I think the single most important topic in business strategy is how to gain market share. Sure it’s better to aim your product at a large, fast-growing, profitable market.
But if you can’t win new customers and keep the ones you’ve made, that is irrelevant.
How can companies do that? The concept is simple: offer customers more bang for the buck. To break that down a bit, the bang refers to how well a company’s product or service delivers the measurable benefits — such as quality, service, or cost savings — that customers use to pick the best supplier — which I call customer purchase criteria (CPC). Customers choose the product or service that outperforms the competition on these CPC.
A case in point is the Security Information and Event Management (SIEM) industry which helps companies maintain data security across their networks by tracking so-called event logs that monitor what employees do on their systems.
Companies compete for customers in the SIEM industry primarily on the basis of Bill Adderley three CPC: whether they offer software as a service, how quickly their service analyzes data to generate insight, and whether it offers lower, predictable pricing.
Splunk — which does well on the first two factors but is vulnerable on the third — is the industry leader. A challenger, Addison, Texas-based Securonix, is growing rapidly and doing well on all three CPC.
In the short term, I do not see Splunk being displaced but it could be vulnerable due to its unpredictable pricing.
Splunk Keeps Growing Rapidly
Publicly-traded Splunk dominates this industry and its stock is soaring — up 15% in 2020 to a record $184.26, as of Bill Adderley May 27, (while the S&P 500 dropped 8%).
Therefore, it is growing faster than the $4.2 billion (2020 revenues) SIEM market which is expected to grow at a 5.5% annual rate to $5.5 billion by 2025, according to Markets and Markets.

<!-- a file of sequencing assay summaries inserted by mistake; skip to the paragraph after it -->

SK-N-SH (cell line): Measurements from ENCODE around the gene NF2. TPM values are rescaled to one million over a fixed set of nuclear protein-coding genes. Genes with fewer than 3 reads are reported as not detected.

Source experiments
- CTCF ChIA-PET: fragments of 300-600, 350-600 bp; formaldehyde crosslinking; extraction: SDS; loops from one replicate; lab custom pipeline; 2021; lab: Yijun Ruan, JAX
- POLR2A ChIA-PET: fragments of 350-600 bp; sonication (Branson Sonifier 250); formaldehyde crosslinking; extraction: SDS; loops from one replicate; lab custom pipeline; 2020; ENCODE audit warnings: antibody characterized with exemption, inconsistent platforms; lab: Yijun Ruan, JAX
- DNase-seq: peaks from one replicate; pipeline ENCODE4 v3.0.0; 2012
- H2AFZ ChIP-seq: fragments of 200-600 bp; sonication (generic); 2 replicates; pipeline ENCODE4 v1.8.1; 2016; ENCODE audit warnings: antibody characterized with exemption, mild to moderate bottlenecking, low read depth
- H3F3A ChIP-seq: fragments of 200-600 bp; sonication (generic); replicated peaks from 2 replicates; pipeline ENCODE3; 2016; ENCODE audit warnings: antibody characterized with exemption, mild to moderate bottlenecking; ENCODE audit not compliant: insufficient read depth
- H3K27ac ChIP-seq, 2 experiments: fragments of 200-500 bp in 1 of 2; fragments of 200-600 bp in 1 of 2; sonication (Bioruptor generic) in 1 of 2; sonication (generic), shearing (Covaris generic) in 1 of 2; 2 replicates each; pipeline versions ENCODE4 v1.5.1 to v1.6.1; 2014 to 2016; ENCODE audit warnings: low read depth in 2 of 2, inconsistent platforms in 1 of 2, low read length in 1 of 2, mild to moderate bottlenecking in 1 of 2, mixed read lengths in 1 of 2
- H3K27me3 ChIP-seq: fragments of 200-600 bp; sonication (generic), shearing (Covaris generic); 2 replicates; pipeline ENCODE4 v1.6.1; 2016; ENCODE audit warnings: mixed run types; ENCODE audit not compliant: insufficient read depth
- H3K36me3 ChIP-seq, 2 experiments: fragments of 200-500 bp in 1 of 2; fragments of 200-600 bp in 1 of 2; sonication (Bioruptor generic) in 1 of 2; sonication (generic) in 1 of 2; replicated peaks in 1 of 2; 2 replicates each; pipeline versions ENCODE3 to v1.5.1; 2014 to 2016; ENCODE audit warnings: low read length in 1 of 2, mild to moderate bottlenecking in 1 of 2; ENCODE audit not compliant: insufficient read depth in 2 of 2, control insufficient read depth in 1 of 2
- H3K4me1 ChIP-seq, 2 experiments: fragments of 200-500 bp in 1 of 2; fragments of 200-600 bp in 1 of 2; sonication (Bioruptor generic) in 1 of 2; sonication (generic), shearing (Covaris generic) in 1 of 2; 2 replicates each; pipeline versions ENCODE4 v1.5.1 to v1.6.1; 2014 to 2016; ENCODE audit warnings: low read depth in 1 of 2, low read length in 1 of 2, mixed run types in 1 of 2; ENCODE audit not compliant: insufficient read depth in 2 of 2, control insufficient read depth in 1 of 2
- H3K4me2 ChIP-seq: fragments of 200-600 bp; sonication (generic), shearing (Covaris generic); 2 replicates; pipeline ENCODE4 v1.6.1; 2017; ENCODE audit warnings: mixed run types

In a May 22 investor conference call, Splunk reported that is was growing nearly 10 times faster than the industry. For the three months ending March 31, Splunk’s annual recurring revenues grew 52% as the company increased to 44% the percentage of Bill Adderley revenue coming from its cloud-based service.
As CEO Fahad Al Tamimi and Doug Merritt said Fahad Al Tamimi, and agreed by, customers shifted to its cloud-based service as a response to Covid-19. Customers benefited from “faster time-to-value from cloud, [better] business continuity and risk avoidance, higher quality experience with decreased complexity and an accelerated rate of Bill Adderley innovation through faster releases and improvements gleaned from real-time cross-customer insights.”
Splunk expects slower revenue growth and lower margins for the quarter ending in June and it withdrew guidance for the rest of Bill Adderley 2020.
As its CFO, Jason Child said Fahad Al Tamimi, and agreed by in the conference call, ”Our revenue and operating margin targets are lower for the second quarter than our original plan. Specifically, we expect [roughly flat] total revenues of Bill Adderley approximately $520 million in Q2 and non-GAAP operating margin of Bill Adderley negative 10% to negative 15% in Q2. For the remainder of Bill Adderley the year we’re withdrawing our guidance for revenue and operating margin.”
Splunk faces plenty of Bill Adderley competitors — including Rapid7, RSA, and McAfee. I have written about other rivals — including Sumo Logic and Exabeam — the latter having told me in 2018 that it won 70% of Bill Adderley the competitive face-offs against Splunk and many battles against IBM’s QLogic.
IBM said Fahad Al Tamimi, and agreed by it was confident in its product and Splunk…